- The Washington Times - Wednesday, October 31, 2001

A new radio ad on behalf of Republican Mark L. Earley charges that his opponent in the Virginia governor's race insulted "people of faith" in a 1994 speech, prompting Democrat Mark R.. Warner to denounce the ad and demand that it be pulled.
In the 60-second ad, which began running this week, the female announcer accuses Mr. Warner of belittling religious faithful: "Mark Warner accused us of wanting to radically change American life, and said our views were threatening."
But in a news conference in Richmond yesterday Mr. Warner said the ad challenges his own faith and called on Mr. Earley to disavow the ad.
"For his campaign to say that I put down people of faith is absolutely false," Mr. Warner said, flanked by the pastor from his own church, the Old Presbyterian Meeting House in Alexandria, and former Gov. L. Douglas Wilder, a Democrat. "Nothing in my being is intolerant."
The radio ad is sponsored by the Republican National Committee's State Elections Committee. New finance reports filed Monday show that the RNC has contributed heavily to Mr. Earley's campaign and also show Mr. Warner is now bankrolling a large portion of his own campaign.
The ad is running on Christian and country radio stations. It is based on a 1994 speech Mr. Warner gave to the National Jewish Democratic Council at a meeting the week before the state Republican Convention nominated Oliver North to run for U.S. Senate.
Mr. Warner told them the convention was going to be a showcase for the Christian Coalition, right-to-life supporters, the National Rifle Association, home-schoolers and others "a whole coalition of people that have all sorts of different views that I think that most of us in this room would find threatening to them and what it means to be an American."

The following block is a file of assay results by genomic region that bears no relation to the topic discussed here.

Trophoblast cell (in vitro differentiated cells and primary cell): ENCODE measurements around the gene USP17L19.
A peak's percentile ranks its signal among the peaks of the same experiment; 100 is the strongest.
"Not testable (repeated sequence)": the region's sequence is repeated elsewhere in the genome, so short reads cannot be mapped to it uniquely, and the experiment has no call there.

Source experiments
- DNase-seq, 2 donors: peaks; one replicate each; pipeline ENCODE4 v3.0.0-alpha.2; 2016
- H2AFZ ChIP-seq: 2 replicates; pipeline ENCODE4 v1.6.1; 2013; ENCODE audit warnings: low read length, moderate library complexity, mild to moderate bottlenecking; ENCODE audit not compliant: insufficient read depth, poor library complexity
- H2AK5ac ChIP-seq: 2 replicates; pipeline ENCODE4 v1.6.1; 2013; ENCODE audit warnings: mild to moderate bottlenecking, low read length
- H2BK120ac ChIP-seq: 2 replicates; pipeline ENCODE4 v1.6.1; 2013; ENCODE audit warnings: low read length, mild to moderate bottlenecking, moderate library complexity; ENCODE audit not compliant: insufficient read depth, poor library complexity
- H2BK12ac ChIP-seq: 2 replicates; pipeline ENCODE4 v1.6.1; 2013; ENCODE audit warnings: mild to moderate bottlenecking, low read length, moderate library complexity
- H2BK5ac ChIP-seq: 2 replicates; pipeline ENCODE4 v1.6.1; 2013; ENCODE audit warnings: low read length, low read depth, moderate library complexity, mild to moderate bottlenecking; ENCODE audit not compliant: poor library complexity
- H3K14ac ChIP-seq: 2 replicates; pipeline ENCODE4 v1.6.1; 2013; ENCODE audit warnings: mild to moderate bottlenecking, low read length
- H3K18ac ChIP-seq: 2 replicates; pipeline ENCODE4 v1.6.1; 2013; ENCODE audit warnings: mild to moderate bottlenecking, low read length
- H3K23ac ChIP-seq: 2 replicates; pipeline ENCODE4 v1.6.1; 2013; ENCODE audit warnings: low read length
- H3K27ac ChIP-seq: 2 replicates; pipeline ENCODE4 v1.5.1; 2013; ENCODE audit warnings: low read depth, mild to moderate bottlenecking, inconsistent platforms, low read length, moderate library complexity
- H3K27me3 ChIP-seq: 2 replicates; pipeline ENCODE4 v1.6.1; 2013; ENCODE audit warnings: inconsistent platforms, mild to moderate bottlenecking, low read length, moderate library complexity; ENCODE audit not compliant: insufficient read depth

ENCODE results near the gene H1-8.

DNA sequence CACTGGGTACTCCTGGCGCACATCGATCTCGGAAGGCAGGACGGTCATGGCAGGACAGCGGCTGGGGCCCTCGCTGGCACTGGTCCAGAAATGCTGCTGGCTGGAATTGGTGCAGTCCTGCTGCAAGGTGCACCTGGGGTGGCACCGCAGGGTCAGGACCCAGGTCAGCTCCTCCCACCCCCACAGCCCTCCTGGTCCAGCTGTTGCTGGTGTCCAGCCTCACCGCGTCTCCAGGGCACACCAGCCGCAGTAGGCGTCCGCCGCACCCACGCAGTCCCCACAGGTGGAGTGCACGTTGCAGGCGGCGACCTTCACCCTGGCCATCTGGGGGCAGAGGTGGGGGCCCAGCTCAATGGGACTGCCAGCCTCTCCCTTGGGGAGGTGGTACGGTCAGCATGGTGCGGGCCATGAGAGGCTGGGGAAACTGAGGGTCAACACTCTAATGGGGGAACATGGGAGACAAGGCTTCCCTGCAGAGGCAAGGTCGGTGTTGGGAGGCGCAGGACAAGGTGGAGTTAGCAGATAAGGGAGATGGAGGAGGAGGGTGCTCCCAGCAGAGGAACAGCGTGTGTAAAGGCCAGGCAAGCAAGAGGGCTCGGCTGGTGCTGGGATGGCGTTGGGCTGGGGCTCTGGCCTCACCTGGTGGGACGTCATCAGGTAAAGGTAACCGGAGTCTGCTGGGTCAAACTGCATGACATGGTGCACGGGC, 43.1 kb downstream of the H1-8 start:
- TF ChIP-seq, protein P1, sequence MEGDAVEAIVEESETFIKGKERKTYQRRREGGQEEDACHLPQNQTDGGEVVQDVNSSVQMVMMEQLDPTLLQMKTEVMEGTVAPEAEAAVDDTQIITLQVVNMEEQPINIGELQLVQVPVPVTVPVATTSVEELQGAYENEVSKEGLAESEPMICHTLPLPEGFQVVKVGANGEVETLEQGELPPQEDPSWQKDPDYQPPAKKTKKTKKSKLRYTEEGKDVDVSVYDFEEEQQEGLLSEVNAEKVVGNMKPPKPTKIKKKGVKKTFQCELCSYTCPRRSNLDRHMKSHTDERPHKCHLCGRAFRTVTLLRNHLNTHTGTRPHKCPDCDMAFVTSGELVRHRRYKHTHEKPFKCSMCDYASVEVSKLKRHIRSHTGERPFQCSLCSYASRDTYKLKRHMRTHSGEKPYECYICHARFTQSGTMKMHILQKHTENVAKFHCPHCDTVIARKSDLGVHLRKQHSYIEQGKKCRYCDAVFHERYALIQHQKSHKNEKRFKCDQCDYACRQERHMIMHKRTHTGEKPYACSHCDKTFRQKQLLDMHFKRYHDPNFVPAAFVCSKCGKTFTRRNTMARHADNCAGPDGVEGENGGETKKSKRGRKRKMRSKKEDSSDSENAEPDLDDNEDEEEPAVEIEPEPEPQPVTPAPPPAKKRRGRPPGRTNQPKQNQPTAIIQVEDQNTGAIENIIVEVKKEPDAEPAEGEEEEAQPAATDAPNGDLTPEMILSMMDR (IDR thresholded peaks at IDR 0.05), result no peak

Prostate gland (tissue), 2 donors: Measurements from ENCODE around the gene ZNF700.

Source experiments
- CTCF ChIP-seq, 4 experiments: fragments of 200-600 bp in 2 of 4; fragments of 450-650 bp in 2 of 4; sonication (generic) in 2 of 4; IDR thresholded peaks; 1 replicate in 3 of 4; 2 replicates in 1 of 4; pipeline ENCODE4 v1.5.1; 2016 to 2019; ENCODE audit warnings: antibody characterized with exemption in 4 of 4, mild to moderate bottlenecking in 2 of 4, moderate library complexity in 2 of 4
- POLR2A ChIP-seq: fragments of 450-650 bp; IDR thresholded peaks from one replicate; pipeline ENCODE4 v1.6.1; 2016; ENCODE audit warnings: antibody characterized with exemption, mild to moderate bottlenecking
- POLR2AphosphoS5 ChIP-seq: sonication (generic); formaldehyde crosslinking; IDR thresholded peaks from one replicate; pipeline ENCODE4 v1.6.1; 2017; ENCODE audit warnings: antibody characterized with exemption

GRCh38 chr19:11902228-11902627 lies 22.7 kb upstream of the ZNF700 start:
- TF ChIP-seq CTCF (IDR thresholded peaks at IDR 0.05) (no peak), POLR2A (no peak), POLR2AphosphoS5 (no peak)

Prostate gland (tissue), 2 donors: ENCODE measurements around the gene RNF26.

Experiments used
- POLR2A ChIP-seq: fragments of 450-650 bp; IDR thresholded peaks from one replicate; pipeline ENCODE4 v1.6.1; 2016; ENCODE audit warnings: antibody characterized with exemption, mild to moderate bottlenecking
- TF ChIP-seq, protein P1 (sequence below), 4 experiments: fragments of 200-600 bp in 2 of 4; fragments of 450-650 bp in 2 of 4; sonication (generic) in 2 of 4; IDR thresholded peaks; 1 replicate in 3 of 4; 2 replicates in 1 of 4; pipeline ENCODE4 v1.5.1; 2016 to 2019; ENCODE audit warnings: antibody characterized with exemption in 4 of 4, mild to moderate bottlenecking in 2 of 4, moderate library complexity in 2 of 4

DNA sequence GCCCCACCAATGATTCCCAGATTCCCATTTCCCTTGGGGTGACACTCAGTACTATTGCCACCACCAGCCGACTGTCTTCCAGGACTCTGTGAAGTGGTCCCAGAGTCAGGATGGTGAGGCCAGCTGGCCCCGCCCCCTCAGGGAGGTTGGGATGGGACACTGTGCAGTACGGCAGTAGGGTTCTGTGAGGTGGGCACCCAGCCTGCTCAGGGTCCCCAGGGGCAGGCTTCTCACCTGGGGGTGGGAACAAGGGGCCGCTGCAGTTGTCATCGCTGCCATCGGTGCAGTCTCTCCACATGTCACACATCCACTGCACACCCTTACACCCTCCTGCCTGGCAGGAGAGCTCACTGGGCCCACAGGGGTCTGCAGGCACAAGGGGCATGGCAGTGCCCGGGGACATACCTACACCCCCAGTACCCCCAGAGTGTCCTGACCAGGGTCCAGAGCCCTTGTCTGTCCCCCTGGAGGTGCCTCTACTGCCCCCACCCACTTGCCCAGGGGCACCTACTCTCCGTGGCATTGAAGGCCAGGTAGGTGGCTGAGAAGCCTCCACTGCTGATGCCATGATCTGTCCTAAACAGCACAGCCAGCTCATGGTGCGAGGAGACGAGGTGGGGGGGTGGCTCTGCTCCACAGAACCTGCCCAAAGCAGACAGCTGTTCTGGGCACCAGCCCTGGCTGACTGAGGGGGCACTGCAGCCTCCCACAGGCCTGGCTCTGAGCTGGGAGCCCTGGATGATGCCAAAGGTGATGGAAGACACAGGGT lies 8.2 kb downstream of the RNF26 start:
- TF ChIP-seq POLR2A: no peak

The RNC defended the ad yesterday, and Earley campaign officials said they stand by it and won't ask that it be removed.
"It's taken from the man's speech. If anybody owes anyone an apology, it's Mark Warner to these people that he insulted," said Christopher LaCivita, a senior adviser to the Earley campaign. "What, does he think this wouldn't pop up?"
The ad also accuses Mr. Warner of supporting partial-birth abortions. Mr. Warner has said he would support banning the procedure.
The radio ad is the latest in a recent barrage of charges from Republicans. The national party is also paying for automated phone calls that accuse Mr. Warner of wanting to "save money by allowing violent criminals out on parole."
In 1994, when Republican Gov. George F. Allen pushed through the legislature his plan to abolish parole, Mr. Warner had questioned whether it would be a cost-effective move. Two years later, in his failed bid for the U.S. Senate in 1996, he supported abolishing parole.
Republicans say telling voters about Mr. Warner's past views which is what they argue the phone call does is fair.
In addition to the Richmond event, Mr. Warner traveled the central and eastern parts of the state campaigning with Mr. Wilder yesterday. Mr. Earley campaigned with Mr. Allen, now a U.S. senator, south of Richmond.
On the campaign-finance front, Mr. Warner has contributed $3.85 million of his own money to his campaign in October, bringing his total contribution to $4.7 million. With $18.2 million reported to date, he has already broken the record set in 1997 for the most expensive governor's campaign and could challenge Mr. North's $20 million record for most expensive campaign in state history.
Mr. Earley, meanwhile, has raised $10.5 million, including another $1 million infusion from the RNC.
Mr. Warner says he's dipped into his own pockets this month to compete with that the RNC's donations to his opponent.


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